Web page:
Ali, whose Friday death at the age of 74 is being mourned around the world, was in Miami for a career-changing fight. Specifically, his heavyweight boxing title fight with then-champion Sonny Liston, who he beat in a major upset. The Beatles were in Miami for a few days of sun and fun after filming their second appearance on TV’s “The Ed Sullivan Show” at Miami’s Deauville Hotel.

Ali, who earlier in his career had trained in Ramona with San Diego boxing legend Archie Moore, was then still known as Cassius Clay. By all accounts, he had no idea who The Beatles were. But he welcomed the opportunity for some extra publicity with the young English band, which was already starting to irrevocably change popular music and culture.

So, he agreed to pose for some photos with George Harrison, John Lennon, Paul McCartney and Ringo Starr. It was 18 months before The Beatles performed their first and only San Diego concert at Balboa Stadium.

For the rec details

Lane created several popular sitcoms including The Liver Birds. She also was a passionate advocate for animals who worked with Sir Paul's late wife Linda McCartney.

The former Beatles singer - and fellow Liverpudlian - wrote on his website: "Dear Carla has passed away and all of us in the family are very sad to lose a wonderful women. "We originally met through our involvement with the comedy show Bread and then later came to know her very well as a passionate animal lover. "Any animal in trouble was an animal that she felt she had to help and she did rescue and keep many varied animals for a long time. In her poetry she often expressed her feelings for animals and we in our family shared her passion. "The world has lost a great advocate for the rights of animals but more importantly someone who saw the value of her fellow creatures' lives and did everything in her power to show them the love and respect they deserved."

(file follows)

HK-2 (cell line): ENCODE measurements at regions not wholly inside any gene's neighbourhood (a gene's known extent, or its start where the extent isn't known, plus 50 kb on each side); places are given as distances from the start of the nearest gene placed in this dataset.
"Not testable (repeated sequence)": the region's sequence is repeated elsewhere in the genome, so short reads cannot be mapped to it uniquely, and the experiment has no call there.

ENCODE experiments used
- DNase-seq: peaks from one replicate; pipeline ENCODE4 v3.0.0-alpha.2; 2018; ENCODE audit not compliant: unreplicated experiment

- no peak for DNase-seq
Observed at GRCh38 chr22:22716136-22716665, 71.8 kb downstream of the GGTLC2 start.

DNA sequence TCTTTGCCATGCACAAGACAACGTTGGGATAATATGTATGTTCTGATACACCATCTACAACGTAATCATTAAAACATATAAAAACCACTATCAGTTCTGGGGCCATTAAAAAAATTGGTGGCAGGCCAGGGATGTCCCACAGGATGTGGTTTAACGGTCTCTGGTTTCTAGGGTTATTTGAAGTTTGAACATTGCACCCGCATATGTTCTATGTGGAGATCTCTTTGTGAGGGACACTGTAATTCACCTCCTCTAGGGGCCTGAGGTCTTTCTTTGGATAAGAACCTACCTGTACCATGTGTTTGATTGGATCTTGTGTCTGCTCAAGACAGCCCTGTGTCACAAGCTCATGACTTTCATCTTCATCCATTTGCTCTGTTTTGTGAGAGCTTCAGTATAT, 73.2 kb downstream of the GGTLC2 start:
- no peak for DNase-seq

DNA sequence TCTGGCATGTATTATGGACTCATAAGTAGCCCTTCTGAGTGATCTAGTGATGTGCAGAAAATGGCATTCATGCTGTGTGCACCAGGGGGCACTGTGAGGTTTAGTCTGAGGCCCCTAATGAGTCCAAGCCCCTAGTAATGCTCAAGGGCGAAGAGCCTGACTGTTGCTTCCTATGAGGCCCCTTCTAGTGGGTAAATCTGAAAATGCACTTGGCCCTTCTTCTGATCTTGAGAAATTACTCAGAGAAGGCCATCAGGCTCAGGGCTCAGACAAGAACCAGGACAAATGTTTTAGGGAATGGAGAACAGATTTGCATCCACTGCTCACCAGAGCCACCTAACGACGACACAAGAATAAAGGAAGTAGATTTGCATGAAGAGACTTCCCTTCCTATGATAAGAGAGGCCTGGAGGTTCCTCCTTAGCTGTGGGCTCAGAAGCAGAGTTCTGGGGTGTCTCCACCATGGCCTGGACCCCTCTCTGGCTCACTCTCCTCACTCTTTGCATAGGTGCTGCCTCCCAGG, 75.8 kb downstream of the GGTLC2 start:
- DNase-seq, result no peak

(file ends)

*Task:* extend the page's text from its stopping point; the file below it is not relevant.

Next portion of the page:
Lane wrote lyrics for Linda's song The White Coated Man, about vivisection, and they also worked together on her song Cow. advertisement She also created a part for both Sir Paul and Linda in the sitcom Bread, in a episode about an animal refuge. Lane once described her friendship with Linda as l details

With his latest All-Starr Band tour about to start -- a 19-date U.S. trek kicking off Friday in Syracuse, New York -- Ringo Starr is eyeballing a new album release for early next year.

Starr, who's been recording at his home studio in Los Angeles, tells Billboard that he has eight songs in motion, mostly needing lyrics. Two are co-written with Toto and All-Starr Band guitarist Steve Lukather and will be finished during the upcoming tour. "We've got the tracks down; now we have to write the words," Starr says. "We know where it's going. We've got the idea. We've got the first verse of one of them. The second will be a ballad. We're gonna finish them while we're on the road." Another track, meanwhile, is a collaboration with Dave Stewart originally intended for a country album the two were hoping to make this month before the All-Starr tour was scheduled.

"We thought, 'Well, we'll get some songs together,' so we did," Starr says. "So there's stuff around. We'll do the country album another time now. There's lots you can do."

Other collaborators for the follow-up to 2015's Postcards to Paradise include Starr regulars Gary Burr and Gary Nicholson, All-Starr Band veteran Richard Marx and Van Dyke Parks, who's details

As the daughter of a Beatle, Stella McCartney grew up around “crazy famous people”. Now her own children are doing the same - and the designer says she is worried about how it will affect them.

But McCartney, daughter of Sir Paul and his first wife, the late photographer Linda, told PORTER magazine that she turned out “okay-ish” - despite her unconventional childhood.